Friday, October 31, 2008

Standing Ovation, Yuji

"Hey Shelley,
I was wondering if you would like to have my armature I built a while back. This was made during an armature making seminar I attended given by Tom Brierton when he was in the Los Angeles area. I will not be using it because it is way too big standing at about 14" tall but I remember you had a few characters that were pretty big. It has a ball and socket in the waist and wrists. All the other joints are dowel/swivel type joints. --Yuji"

Yeah--what do you think I said.

I can't quite get over the fantastic, giving, talented people around the Web-o-matic! These hand-machined marvels are hella valuable because of how much time and expertise they take to make and here's one given so freely?! Insane. Thank you my inventive motion controlling camera rigging super-brained friend, Dick "Yuji" Kaneshiro. This armature's a marvel and so fun to animate. I spent the day making little tests like this:

Art Day Guest: Nicole
This pretty young woman (how do I get 'em here, boys?!) spent a smashing good afternoon here yesterday making all the elements for a meaningful shadow box with brightly colored Chinese style lanterns made of velvets, sequins, and beads. She left happy with a to-go box of the elements ready to compose inside the frame. (Have fun, Nicole, and please send us a photo when it's finished!) Paul has known her since she was a teen in Australia. He had invited her here in the sly hope she'd fall in love with stop motion and become my new intern. But who in their right mind would do this stuff?!


  1. super cool herself!!!!!

    so fun to see ANIMATION on your blog.


  2. Thanks, Riggatoni!

    If I could watch you animate some time it would help so much! Next project maybe I could intern!

  3. Anonymous9:49 PM

    Hey, I recognize the Brierton style of the armature! I got a smaller one from Tom off eBay quite a while back, with the same type of joints. Unlike yours, mine is still sitting on it's alloy posterior. Hats off to Yuji!

  4. Anonymous12:09 AM

    wow,it's wonderful.
    by the way, the video seems not available.

  5. Very good, Mr. Nick! Well spotted. eBay, eh? Hmmm....

    Hi, Kevin? video plays here, it's a bad compression with loads of gray artifacts but it plays, don't know why it isn't there when you try. How did an SEO guy get interested in stop motion?!

  6. Anonymous8:32 PM

    I am in awe or your creativity, Martha

  7. Anonymous1:17 AM

    Hi Shelley

    Tried visit your blog from an other ISP,the video is working -_-#

    I don't like spams too...

  8. shel> Paul has known her since she was a teen in Australia. He had invited her here in the sly hope she'd fall in love with stop motion and become my new intern. But who in their right mind would do this stuff?!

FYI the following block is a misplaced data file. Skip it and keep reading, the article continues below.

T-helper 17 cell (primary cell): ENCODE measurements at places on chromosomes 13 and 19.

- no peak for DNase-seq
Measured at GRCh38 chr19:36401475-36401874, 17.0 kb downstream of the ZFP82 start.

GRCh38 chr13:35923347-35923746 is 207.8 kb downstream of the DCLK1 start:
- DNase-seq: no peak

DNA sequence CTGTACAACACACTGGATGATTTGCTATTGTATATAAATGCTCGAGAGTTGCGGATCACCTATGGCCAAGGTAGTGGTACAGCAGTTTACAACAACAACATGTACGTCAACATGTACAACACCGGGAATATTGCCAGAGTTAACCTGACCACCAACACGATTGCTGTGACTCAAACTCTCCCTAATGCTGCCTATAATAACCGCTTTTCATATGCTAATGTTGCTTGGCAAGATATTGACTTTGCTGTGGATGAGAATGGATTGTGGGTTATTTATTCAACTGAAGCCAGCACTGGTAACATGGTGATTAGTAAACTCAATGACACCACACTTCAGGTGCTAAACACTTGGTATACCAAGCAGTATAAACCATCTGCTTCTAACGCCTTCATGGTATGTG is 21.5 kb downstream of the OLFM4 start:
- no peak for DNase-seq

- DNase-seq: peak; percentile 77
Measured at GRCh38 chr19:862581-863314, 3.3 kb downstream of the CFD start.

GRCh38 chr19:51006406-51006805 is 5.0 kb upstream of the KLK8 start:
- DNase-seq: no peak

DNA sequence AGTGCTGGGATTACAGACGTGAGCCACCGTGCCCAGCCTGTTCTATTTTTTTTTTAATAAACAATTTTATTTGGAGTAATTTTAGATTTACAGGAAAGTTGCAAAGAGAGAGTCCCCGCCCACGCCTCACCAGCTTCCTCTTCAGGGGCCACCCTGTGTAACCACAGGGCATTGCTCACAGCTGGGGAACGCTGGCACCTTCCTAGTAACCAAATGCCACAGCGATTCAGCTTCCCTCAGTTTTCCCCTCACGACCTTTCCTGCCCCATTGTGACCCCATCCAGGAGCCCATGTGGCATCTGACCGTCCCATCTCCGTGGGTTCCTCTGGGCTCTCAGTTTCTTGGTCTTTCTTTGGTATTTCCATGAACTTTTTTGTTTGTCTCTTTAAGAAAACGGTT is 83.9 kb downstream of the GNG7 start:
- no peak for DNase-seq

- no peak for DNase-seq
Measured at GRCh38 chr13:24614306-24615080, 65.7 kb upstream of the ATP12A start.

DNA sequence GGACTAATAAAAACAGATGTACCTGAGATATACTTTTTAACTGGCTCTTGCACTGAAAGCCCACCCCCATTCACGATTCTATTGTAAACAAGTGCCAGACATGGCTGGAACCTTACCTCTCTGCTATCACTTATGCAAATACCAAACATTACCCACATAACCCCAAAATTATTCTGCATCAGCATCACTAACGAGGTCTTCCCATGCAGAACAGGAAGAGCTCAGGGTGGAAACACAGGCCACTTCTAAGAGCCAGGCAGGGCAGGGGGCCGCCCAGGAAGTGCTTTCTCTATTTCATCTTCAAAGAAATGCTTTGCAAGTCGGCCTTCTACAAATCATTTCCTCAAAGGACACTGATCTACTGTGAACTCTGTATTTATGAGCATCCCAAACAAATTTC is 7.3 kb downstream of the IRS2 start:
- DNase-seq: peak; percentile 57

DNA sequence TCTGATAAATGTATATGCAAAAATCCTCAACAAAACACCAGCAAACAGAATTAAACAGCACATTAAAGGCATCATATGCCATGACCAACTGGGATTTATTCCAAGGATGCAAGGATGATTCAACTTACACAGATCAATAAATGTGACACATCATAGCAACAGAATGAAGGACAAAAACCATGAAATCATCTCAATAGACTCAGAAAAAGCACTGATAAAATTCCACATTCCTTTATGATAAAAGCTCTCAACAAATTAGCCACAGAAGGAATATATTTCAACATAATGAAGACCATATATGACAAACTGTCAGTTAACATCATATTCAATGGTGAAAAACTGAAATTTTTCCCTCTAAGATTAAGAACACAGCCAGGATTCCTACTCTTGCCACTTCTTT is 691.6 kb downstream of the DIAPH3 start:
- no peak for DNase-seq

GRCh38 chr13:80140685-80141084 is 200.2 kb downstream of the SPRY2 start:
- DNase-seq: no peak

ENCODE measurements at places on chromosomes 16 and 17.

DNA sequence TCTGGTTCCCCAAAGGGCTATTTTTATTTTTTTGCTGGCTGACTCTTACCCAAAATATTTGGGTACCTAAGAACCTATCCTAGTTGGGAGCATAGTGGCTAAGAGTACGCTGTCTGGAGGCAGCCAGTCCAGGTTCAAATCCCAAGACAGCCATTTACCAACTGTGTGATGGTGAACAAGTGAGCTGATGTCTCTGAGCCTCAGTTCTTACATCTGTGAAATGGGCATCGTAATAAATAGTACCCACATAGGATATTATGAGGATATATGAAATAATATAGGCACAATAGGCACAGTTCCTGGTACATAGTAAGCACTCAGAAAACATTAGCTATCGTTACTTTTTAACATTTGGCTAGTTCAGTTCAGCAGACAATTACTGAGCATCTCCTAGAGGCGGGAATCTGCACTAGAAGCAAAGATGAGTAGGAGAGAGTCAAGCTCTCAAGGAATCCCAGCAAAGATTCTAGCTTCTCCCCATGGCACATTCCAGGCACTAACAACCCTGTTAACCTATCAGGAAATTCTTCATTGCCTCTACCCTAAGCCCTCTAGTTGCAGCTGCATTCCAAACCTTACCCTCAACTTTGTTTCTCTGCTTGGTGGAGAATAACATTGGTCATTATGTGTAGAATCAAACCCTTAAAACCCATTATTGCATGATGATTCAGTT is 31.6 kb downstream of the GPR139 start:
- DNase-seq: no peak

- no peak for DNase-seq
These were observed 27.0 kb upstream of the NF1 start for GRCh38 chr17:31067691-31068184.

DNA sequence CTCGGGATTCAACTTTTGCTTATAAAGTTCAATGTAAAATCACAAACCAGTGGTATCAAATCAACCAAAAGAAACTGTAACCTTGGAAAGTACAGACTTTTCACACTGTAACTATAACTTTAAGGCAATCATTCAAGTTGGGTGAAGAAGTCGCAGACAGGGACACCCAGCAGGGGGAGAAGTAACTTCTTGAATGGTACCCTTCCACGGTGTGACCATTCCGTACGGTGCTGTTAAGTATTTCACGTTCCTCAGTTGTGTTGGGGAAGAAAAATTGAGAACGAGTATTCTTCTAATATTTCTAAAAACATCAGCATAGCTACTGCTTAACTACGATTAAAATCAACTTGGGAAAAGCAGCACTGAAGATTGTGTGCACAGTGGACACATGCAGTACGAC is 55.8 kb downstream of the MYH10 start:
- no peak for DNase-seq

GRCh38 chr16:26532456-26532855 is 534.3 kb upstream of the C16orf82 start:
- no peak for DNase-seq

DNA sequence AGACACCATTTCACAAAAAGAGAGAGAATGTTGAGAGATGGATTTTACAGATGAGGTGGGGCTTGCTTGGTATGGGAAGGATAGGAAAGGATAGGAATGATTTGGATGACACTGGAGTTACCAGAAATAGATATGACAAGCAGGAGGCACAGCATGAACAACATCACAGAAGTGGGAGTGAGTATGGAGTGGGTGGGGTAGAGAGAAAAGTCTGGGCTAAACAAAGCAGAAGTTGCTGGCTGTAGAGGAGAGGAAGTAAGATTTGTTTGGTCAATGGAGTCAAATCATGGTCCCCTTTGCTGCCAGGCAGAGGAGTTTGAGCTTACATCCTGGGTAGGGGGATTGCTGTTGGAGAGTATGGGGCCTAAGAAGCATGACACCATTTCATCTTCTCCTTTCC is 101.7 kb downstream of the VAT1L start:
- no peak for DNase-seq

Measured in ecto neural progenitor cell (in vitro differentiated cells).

(^ I'd strongly suggest
    Amanda Day:

    (^ some nice tutorials on doll making too.

  9. That armature is Shweeeeet. Can't wait to see it ensconced in foam latex and partaking in the merry caper that is HalfLand.

  10. Hey, Martha! Is that Martha, Martha? As in my friend and graphics client, Martha? Welcome!

    Thanks, SEO

    Prosser! I'm all up into Amanda Day for sure, seen all her fantastic tuts, sent the links to friends even. She's one talented doll artist. Not sure why you think she'd be an intern here in the US, other than her also being a pretty young Australian. She's perfectly happy in Australia making dolls that don't move! HA!

    Hi Rich, no foam latex in Halfland. No tox shop. Latex skin with respirator, ok. filled with something, to be determined.

  11. Then you may be interested in an upcoming post... Actually, my foam may still be toxic. Hmmmm... I wonder what could be used that's non-toxic? I will think on it.

  12. Sign up as a regular visitor here (on the top of the sidebar at right) and I'll tell you the no-tox stuff I'm thinking of using. hee.

  13. I would sign up as a regular visitor Shelley but it seems to only works for blogs! Oh well. I have signed up in spirit, anyway. :)

    I too am totally into hearing about any non-toxic alternatives to foam...

  14. ok! Anyone who signs up in spirit gets on the list in my heart!


    yep, in 1992 in NY I bought a now stale kit for no tox geletin casting material from the big special effect supplier who I can't recall their name right now. I gotta go take some more Motrin for cramp pain right now, but I'll definitely link the material when back here.

    I recall it is the perfect solution although lacking in the durability of the hardier stuff. Trade offs. I'm also continuing to look for add'l solutions.

  15. I still couldn't get up and go see what I bought way over there but I Googled and found this, which could be it! I ordered great stuff from Burman.


  16. hm, intriguing! Gelatin? Is it... gelatenous, or foamy? I'm curious!

    When you say lacking durability... what happens to it, do you recall? Does it harden, or shrink, or just fall apart?